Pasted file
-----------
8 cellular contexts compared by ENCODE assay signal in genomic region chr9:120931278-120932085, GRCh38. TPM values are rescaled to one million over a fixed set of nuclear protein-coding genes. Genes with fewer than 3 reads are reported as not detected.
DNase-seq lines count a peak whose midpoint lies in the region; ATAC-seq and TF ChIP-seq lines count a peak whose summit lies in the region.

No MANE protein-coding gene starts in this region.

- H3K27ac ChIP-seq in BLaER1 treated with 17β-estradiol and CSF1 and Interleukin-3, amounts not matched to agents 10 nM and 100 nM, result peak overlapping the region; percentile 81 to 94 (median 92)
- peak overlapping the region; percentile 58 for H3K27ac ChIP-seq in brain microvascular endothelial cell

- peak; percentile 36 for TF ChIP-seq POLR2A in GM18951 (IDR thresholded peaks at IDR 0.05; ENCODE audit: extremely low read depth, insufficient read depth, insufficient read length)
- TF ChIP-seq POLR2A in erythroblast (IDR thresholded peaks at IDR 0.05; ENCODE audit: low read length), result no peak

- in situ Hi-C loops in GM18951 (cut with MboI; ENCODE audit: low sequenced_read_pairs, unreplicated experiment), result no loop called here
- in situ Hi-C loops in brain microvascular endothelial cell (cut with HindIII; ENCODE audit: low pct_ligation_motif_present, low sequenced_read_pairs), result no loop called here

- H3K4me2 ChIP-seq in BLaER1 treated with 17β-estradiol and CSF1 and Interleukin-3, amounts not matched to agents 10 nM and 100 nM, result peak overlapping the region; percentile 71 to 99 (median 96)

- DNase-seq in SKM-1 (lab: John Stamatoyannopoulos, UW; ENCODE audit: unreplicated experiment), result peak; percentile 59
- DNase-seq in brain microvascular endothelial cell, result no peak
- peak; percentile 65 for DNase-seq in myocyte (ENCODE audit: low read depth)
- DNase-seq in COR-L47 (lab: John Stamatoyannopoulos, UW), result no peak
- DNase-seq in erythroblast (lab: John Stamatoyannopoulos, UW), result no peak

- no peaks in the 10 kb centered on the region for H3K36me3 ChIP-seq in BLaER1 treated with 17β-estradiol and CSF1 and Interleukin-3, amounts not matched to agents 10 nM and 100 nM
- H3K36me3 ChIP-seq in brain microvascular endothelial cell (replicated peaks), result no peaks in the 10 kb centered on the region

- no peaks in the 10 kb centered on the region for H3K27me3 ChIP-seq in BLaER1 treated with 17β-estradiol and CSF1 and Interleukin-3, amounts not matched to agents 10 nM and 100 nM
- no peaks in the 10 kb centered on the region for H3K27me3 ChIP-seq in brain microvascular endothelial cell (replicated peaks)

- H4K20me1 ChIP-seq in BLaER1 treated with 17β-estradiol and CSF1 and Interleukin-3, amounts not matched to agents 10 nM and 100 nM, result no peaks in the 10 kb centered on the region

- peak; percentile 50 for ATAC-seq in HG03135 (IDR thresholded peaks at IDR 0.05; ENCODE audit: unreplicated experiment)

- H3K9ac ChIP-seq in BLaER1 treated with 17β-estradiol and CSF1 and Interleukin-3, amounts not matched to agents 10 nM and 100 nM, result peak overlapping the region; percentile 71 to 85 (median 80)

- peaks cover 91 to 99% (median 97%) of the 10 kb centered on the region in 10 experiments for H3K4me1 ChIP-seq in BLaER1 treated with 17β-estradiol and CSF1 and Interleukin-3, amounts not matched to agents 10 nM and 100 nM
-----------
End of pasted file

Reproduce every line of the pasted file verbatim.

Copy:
8 cellular contexts compared by ENCODE assay signal in genomic region chr9:120931278-120932085, GRCh38. TPM values are rescaled to one million over a fixed set of nuclear protein-coding genes. Genes with fewer than 3 reads are reported as not detected.
DNase-seq lines count a peak whose midpoint lies in the region; ATAC-seq and TF ChIP-seq lines count a peak whose summit lies in the region.

No MANE protein-coding gene starts in this region.

- H3K27ac ChIP-seq in BLaER1 treated with 17β-estradiol and CSF1 and Interleukin-3, amounts not matched to agents 10 nM and 100 nM, result peak overlapping the region; percentile 81 to 94 (median 92)
- peak overlapping the region; percentile 58 for H3K27ac ChIP-seq in brain microvascular endothelial cell

- peak; percentile 36 for TF ChIP-seq POLR2A in GM18951 (IDR thresholded peaks at IDR 0.05; ENCODE audit: extremely low read depth, insufficient read depth, insufficient read length)
- TF ChIP-seq POLR2A in erythroblast (IDR thresholded peaks at IDR 0.05; ENCODE audit: low read length), result no peak

- in situ Hi-C loops in GM18951 (cut with MboI; ENCODE audit: low sequenced_read_pairs, unreplicated experiment), result no loop called here
- in situ Hi-C loops in brain microvascular endothelial cell (cut with HindIII; ENCODE audit: low pct_ligation_motif_present, low sequenced_read_pairs), result no loop called here

- H3K4me2 ChIP-seq in BLaER1 treated with 17β-estradiol and CSF1 and Interleukin-3, amounts not matched to agents 10 nM and 100 nM, result peak overlapping the region; percentile 71 to 99 (median 96)

- DNase-seq in SKM-1 (lab: John Stamatoyannopoulos, UW; ENCODE audit: unreplicated experiment), result peak; percentile 59
- DNase-seq in brain microvascular endothelial cell, result no peak
- peak; percentile 65 for DNase-seq in myocyte (ENCODE audit: low read depth)
- DNase-seq in COR-L47 (lab: John Stamatoyannopoulos, UW), result no peak
- DNase-seq in erythroblast (lab: John Stamatoyannopoulos, UW), result no peak

- no peaks in the 10 kb centered on the region for H3K36me3 ChIP-seq in BLaER1 treated with 17β-estradiol and CSF1 and Interleukin-3, amounts not matched to agents 10 nM and 100 nM
- H3K36me3 ChIP-seq in brain microvascular endothelial cell (replicated peaks), result no peaks in the 10 kb centered on the region

- no peaks in the 10 kb centered on the region for H3K27me3 ChIP-seq in BLaER1 treated with 17β-estradiol and CSF1 and Interleukin-3, amounts not matched to agents 10 nM and 100 nM
- no peaks in the 10 kb centered on the region for H3K27me3 ChIP-seq in brain microvascular endothelial cell (replicated peaks)

- H4K20me1 ChIP-seq in BLaER1 treated with 17β-estradiol and CSF1 and Interleukin-3, amounts not matched to agents 10 nM and 100 nM, result no peaks in the 10 kb centered on the region

- peak; percentile 50 for ATAC-seq in HG03135 (IDR thresholded peaks at IDR 0.05; ENCODE audit: unreplicated experiment)

- H3K9ac ChIP-seq in BLaER1 treated with 17β-estradiol and CSF1 and Interleukin-3, amounts not matched to agents 10 nM and 100 nM, result peak overlapping the region; percentile 71 to 85 (median 80)

- peaks cover 91 to 99% (median 97%) of the 10 kb centered on the region in 10 experiments for H3K4me1 ChIP-seq in BLaER1 treated with 17β-estradiol and CSF1 and Interleukin-3, amounts not matched to agents 10 nM and 100 nM